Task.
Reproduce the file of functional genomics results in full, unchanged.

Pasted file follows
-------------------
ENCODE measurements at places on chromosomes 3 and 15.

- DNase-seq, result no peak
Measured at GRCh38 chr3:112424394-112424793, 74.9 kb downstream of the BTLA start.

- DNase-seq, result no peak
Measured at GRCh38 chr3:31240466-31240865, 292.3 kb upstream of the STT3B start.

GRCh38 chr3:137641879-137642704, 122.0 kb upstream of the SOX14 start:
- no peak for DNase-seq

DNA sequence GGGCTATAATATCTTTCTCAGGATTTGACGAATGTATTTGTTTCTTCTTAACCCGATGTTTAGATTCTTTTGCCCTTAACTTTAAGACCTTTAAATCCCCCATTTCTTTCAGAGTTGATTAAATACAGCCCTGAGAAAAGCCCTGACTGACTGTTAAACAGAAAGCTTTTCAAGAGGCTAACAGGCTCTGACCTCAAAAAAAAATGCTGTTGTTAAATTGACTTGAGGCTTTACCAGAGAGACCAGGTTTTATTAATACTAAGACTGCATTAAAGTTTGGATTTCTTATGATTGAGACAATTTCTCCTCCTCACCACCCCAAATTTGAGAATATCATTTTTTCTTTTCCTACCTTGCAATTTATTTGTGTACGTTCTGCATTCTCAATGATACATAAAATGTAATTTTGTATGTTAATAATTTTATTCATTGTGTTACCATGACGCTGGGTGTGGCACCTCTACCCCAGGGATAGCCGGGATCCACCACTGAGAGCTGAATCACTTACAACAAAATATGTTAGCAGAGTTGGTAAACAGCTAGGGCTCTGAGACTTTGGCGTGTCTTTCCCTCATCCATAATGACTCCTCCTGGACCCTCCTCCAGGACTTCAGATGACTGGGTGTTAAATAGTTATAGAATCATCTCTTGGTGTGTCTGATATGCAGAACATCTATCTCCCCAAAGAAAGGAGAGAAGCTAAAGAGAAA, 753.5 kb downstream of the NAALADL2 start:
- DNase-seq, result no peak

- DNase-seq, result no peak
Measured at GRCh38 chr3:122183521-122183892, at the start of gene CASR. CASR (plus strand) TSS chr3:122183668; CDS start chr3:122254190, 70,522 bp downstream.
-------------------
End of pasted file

ENCODE measurements at places on chromosomes 3 and 15.

- DNase-seq, result no peak
Measured at GRCh38 chr3:112424394-112424793, 74.9 kb downstream of the BTLA start.

- DNase-seq, result no peak
Measured at GRCh38 chr3:31240466-31240865, 292.3 kb upstream of the STT3B start.

GRCh38 chr3:137641879-137642704, 122.0 kb upstream of the SOX14 start:
- no peak for DNase-seq

DNA sequence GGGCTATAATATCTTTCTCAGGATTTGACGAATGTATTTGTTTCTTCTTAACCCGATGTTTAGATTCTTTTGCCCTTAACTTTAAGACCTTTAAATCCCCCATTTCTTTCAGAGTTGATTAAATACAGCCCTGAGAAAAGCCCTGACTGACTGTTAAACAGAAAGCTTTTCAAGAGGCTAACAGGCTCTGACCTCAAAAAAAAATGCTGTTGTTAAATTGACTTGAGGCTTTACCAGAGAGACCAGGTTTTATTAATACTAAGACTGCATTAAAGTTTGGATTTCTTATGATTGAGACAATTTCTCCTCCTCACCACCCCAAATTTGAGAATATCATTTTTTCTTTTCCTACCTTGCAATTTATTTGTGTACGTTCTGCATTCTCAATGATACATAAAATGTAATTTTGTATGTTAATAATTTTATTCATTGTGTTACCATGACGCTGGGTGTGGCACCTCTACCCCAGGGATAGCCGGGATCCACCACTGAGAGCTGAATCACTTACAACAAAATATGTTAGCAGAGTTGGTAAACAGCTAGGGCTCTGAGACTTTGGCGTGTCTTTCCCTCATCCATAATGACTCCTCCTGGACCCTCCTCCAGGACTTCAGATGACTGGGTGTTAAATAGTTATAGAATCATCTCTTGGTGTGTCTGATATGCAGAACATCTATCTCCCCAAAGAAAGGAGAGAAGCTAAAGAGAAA, 753.5 kb downstream of the NAALADL2 start:
- DNase-seq, result no peak

- DNase-seq, result no peak
Measured at GRCh38 chr3:122183521-122183892, at the start of gene CASR. CASR (plus strand) TSS chr3:122183668; CDS start chr3:122254190, 70,522 bp downstream.